Coping with a global pandemic has laid bare the need for public trust in science. And there is good news and bad news when it comes to how likely the public is to trust science. Our work over the past ten years reveals that the public trusts science and that religious people seem to trust science as much as non-religious people. Yet, public trust in scientists as a people group is eroding in dangerous ways. And for certain groups who are particularly unlikely to trust scientists, the belief that all scientists are loud, anti-religious atheists is a part of their distrust. Our research with atheist scientists in the US and UK shows that atheist scientists are radically different than the loudest voices would lead us to believe.
A small but vocal subset of atheist scientists (think Richard Dawkins, author of The God Delusion) speak derisively about religion and give the false impression that most scientists are anti-religious. It is thus no surprise that many religious individuals believe scientists are anti-religion. (Furthermore, given that women and communities of color are more likely to be religious than white men—who predominate in science—it is unsurprising that the scientific community struggles to recruit and retain individuals from such backgrounds). Our data, however, turn the notion of hostile atheists on its head. After surveying 1,293 atheist scientists at universities and research institutes in the US and the UK, and conducting 81 in-depth interviews with survey participants, we identified three groups of atheist scientists. To be sure, we did encounter some anti-religion sentiment among one group we refer to as modernist atheists. These are scientists who are not part of religious institutions and believe there is no way of knowing outside of science. A subset of modernist atheists are concerned about religion’s potential impact on the promotion of cognitive rationality in society. And more than two-thirds do view the relationship between science and religion as one of conflict. But conflict does not necessarily entail personal hostility. Indeed, many modernist scientists espoused positive views of religion’s role in society and rejected the discourse of vocal anti-religious atheists as hyperbolic and damaging to science.
Another group of atheist scientists we identify as culturally religious, (less than 40% of whom embrace the conflict perspective), who value including elements of religion in their day-to-day lives through social ties such as marriage to religious individuals, the religious schooling of their children, or formal religious affiliation—despite these culturally religious atheists own irreligion. Many of these atheists see value in being a part of a religious community. The lack of anti-religious sentiment among other culturally religious atheists is observed in their commitments and ties to religious individuals and organizations.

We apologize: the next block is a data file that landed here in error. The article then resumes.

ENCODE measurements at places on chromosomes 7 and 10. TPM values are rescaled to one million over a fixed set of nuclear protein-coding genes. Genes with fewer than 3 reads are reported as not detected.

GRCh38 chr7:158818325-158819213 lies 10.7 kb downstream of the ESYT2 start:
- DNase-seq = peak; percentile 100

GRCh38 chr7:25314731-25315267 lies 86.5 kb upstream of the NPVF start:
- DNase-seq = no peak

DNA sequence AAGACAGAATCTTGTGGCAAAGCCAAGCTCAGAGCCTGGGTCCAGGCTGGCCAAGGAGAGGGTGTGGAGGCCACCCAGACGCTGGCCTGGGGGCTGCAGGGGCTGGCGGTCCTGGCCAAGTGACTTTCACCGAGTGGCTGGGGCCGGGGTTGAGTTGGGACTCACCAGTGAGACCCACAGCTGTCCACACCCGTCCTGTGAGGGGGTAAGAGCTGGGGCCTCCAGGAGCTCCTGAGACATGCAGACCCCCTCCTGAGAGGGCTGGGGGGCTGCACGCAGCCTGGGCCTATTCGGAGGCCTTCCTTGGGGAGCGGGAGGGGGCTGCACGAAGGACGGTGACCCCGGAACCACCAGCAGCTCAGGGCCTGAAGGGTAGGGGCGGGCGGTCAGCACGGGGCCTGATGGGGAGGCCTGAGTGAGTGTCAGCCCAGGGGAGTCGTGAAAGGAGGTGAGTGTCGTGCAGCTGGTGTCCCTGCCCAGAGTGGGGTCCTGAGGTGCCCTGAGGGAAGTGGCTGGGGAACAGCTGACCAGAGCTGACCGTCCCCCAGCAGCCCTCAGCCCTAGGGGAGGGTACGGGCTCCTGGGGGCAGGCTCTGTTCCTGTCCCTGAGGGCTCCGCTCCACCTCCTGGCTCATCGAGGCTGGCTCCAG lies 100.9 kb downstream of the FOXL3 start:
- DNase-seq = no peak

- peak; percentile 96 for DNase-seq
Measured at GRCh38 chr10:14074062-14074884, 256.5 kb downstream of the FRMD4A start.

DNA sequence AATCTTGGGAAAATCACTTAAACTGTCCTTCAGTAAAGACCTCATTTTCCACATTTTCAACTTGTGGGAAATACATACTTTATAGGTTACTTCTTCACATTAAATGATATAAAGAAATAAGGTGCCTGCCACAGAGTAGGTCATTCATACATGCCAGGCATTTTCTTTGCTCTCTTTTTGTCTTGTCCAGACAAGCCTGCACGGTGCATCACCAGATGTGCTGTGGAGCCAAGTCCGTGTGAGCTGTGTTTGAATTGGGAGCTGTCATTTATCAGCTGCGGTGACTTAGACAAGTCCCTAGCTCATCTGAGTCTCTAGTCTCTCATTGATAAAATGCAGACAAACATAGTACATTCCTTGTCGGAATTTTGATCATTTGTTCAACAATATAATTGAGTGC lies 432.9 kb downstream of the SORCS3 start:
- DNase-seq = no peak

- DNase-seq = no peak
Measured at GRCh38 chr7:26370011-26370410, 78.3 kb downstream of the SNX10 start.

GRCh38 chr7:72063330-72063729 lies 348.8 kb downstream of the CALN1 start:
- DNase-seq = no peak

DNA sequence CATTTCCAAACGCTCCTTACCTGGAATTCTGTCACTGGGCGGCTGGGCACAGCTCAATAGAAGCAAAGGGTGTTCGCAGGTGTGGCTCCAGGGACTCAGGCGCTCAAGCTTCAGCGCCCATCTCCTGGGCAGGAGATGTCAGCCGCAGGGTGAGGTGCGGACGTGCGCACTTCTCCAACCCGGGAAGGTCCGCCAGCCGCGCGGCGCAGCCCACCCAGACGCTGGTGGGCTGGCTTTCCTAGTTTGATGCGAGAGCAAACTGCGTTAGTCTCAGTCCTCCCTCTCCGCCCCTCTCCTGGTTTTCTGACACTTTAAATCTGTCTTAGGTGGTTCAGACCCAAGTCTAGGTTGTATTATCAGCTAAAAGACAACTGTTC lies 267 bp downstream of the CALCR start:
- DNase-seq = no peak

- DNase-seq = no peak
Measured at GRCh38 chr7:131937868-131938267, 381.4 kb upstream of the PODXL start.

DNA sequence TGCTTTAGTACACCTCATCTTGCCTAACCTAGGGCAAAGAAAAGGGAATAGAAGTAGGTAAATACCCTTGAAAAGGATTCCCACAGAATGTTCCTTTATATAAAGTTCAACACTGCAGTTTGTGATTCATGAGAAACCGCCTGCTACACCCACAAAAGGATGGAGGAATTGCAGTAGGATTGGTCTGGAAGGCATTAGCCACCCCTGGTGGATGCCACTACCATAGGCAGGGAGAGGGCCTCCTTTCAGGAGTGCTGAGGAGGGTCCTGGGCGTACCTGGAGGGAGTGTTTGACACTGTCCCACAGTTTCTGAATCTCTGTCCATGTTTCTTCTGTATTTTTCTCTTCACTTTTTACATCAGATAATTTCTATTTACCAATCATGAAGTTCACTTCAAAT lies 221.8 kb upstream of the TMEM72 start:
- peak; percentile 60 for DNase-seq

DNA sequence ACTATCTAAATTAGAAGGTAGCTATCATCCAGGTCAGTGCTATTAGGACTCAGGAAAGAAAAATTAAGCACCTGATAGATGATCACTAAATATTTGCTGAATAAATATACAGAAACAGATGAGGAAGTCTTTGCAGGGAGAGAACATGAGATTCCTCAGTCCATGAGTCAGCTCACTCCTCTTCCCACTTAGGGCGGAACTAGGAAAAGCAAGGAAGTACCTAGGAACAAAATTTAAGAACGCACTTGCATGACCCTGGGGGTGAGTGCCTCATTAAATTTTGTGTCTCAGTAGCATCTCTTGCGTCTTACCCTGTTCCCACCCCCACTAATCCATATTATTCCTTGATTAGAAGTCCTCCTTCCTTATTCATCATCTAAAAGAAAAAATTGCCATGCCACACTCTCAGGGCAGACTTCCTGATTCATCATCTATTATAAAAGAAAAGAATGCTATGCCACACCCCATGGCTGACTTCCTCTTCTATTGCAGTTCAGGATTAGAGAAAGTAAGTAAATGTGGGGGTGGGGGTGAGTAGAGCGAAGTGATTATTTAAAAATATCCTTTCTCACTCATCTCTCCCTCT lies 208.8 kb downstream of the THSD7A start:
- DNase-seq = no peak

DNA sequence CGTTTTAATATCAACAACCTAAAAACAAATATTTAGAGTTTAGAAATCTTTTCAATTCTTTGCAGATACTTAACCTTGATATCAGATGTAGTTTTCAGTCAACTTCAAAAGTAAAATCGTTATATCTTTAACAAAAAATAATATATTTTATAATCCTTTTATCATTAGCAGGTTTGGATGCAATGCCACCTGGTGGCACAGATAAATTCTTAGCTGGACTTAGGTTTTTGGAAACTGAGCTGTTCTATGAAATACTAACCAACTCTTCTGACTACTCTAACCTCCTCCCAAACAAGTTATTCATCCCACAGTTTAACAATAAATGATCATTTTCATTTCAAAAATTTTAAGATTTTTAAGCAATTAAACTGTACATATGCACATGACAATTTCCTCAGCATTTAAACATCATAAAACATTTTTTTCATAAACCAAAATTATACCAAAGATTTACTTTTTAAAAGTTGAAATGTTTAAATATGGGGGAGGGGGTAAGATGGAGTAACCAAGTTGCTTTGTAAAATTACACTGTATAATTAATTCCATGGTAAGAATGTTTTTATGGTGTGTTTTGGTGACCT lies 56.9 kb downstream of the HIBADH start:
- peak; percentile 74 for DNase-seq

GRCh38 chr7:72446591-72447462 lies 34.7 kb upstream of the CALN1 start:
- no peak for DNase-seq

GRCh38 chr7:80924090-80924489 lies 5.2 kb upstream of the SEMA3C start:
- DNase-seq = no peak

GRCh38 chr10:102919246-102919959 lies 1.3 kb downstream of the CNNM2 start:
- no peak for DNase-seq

A third group, spiritual atheists, we label as such because they construct alternative value systems—oriented around the transcendent—but without belief in God or religious affiliation. For these scientists (again, less than 40% of whom embrace the conflict perspective), spirituality often imbues wonder and motivates their work. Spiritual atheist scientists rarely espouse negative views of religion, perhaps in part because they see limits to what science can explain and appreciate that both religious and non-religious forms of understanding can inform ethics, morals, and other non-material dimensions of the world.
These patterns, coupled with our previous work that demonstrates that more scientists are religious than most people think, indicate that most scientists—even atheist scientists—are not hostile to religion. They also suggest that science may have a marketing problem. By one logic, the public sphere entails a marketplace of ideas where multiple views of an issue can be presented for debate. At present, a small but vocal group of anti-religion atheist scientists maintains a monopoly over discourse related to science and religion. Unless a broader variety of both atheist and religious scientists begin to contribute to such conversations, the erosion of trust in scientists is unlikely to change.
Feature image by ThisisEngineering RAEng from Unsplash